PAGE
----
They work hard to create guides that address needs that families may have, including Education, Indoor & Drop-In Activities, Classes & Sports, and even Birthday Parties! The rest of their website includes articles written by the team and other moms about their own experiences, including the exploration of our beautiful state.

We met with Laci Rathburn, one of the founders of 406 Families, and she explained what makes the website so popular. The posts that their readers love are based on the personal experience and opinions of the parent who’s had to make these decisions. Sometimes, moms just want to know “who’s your favorite?” 406 Families is taking that on, but they are always looking for ways to diversify their voices — they want to represent even more caregivers! If you’re a Missoula parent and interested in sharing content, reach out to them at 406families@gmail.com.

You may think, how does this differ from LIFTS, the online resource guide that Healthy Mothers, Healthy Babies created for parents across Montana? Our goal is to share with parents of kiddos aged zero to three a list of all services in their area, but we don’t always have firsthand knowledge of what it means to work with that provider or attend that event. We hope that localized information like what 406 Families created happens in even more communities in our state. If you have an amazing resource specific to your community like this, please let us know!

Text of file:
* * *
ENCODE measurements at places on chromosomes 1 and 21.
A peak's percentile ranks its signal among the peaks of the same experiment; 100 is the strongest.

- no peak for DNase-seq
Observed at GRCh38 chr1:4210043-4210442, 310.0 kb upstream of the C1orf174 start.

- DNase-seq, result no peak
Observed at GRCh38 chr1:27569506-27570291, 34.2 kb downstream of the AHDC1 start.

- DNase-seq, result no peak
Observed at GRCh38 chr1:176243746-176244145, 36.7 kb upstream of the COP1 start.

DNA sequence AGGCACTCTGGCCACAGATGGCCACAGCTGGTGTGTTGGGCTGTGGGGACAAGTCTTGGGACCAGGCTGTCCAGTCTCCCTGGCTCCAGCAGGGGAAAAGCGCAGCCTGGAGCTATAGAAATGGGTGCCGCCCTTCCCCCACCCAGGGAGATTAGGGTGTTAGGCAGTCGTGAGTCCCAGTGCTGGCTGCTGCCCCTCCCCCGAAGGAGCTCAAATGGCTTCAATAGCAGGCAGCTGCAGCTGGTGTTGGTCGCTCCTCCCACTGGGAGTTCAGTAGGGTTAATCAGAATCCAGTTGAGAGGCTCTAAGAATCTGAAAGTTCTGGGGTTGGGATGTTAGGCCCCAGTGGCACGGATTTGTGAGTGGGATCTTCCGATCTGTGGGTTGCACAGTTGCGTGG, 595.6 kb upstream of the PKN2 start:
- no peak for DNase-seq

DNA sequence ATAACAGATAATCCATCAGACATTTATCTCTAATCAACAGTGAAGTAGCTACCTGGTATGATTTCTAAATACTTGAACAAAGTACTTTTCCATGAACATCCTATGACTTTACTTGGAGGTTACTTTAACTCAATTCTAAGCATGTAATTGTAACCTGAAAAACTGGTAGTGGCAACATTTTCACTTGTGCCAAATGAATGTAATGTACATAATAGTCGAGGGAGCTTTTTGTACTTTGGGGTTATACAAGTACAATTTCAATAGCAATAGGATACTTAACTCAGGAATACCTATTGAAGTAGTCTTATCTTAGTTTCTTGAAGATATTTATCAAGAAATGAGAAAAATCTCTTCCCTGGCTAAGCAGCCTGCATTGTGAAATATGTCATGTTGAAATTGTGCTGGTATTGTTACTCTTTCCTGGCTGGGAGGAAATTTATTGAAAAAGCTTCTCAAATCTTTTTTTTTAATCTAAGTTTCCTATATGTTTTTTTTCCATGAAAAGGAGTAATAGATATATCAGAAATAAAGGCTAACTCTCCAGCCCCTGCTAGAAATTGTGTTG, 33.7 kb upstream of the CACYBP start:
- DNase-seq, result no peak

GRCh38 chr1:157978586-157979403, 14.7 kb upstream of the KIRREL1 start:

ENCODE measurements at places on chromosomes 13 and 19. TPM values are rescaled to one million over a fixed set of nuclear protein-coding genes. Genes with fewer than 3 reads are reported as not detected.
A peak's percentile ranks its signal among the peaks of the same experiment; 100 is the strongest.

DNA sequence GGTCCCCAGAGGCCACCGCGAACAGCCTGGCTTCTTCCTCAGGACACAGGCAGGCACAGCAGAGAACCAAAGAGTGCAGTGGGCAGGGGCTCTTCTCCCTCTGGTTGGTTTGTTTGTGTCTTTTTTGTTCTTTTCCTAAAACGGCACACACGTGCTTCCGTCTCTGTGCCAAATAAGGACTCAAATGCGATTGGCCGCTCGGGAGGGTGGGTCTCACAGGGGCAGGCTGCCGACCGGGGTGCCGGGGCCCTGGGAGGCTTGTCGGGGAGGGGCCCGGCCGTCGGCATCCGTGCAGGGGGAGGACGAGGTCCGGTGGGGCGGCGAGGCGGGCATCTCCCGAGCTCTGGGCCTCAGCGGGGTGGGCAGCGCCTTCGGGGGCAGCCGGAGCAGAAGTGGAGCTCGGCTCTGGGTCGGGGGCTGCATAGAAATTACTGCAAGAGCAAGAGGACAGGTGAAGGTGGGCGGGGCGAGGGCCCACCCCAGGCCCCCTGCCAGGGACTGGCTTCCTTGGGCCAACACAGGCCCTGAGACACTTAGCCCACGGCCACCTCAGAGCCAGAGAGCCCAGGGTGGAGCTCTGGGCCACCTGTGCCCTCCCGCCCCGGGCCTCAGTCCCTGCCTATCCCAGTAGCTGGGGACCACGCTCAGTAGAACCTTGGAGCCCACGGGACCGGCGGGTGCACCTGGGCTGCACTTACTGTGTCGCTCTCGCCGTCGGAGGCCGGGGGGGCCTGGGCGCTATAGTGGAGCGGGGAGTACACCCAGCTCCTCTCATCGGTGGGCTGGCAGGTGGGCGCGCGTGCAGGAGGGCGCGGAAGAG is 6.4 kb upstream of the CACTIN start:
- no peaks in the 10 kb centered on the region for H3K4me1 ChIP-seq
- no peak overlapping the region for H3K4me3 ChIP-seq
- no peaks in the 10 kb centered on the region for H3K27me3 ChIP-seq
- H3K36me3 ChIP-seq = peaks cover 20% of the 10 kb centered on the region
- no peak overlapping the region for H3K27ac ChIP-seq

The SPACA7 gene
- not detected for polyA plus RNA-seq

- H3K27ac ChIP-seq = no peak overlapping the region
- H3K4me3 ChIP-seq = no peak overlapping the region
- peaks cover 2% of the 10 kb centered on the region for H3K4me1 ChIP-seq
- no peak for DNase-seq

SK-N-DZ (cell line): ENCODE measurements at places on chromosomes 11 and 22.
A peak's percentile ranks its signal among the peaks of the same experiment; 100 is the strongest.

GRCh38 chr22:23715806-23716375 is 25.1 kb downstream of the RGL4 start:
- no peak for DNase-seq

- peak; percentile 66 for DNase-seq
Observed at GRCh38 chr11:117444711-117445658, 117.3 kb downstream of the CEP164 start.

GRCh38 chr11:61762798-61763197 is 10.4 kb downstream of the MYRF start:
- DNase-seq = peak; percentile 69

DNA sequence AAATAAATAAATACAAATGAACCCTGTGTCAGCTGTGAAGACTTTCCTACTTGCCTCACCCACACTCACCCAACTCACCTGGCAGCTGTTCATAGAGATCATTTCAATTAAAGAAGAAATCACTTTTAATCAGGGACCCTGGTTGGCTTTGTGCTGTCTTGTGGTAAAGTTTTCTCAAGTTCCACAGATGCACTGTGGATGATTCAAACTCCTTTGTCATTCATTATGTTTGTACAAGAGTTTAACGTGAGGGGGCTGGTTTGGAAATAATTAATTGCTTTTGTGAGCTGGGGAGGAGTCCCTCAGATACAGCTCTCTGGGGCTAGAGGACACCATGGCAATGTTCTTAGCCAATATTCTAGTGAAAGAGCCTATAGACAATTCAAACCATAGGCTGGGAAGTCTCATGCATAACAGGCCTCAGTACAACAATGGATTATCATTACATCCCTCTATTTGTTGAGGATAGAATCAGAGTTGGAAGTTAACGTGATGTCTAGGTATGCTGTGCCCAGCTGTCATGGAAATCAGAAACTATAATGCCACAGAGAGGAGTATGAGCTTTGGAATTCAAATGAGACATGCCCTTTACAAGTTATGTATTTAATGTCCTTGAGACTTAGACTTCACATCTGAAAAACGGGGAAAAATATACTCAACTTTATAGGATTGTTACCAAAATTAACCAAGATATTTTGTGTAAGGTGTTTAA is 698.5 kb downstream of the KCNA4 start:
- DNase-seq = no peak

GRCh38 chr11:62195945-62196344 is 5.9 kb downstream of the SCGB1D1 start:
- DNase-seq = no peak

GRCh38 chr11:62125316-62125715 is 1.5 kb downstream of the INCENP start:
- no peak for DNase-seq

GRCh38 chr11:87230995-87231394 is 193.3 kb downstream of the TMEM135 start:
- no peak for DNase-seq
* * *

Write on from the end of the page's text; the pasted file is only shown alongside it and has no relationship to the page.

My body doesn't feel up to that. I'll let you know once I feel recovered.

Emily Clewis

Supporting Mothers in the Postpartum

By Archives, Birth, Breastfeeding, Feeding Baby, Maternal Mental Health, Parenting, Perinatal Mood & Anxiety Disorders, pregnancy, Published Work

Written by Emily Clewis on behalf of Healthy Mothers, Healthy Babies and the Maternal Mental Health Task Force of Helena.

In honor of May as Maternal Mental Health Month, Helena’s Maternal Mental Health Task Force, in partnership with Healthy Mothers, Healthy Babies, would like to highlight ways that communities can support moms during the postpartum period.

While holding a new baby is exciting, it’s the birthing person that truly needs to be held, loved and supported in this golden but vulnerable time. Their body and mind will have run the ultimate marathon and they will need support. If the mother is well supported during this time, she can care well for the new baby. If you’re visiting in the first weeks, remember you are there to support the parents. Remind them they don’t need to host you and that you are there to help.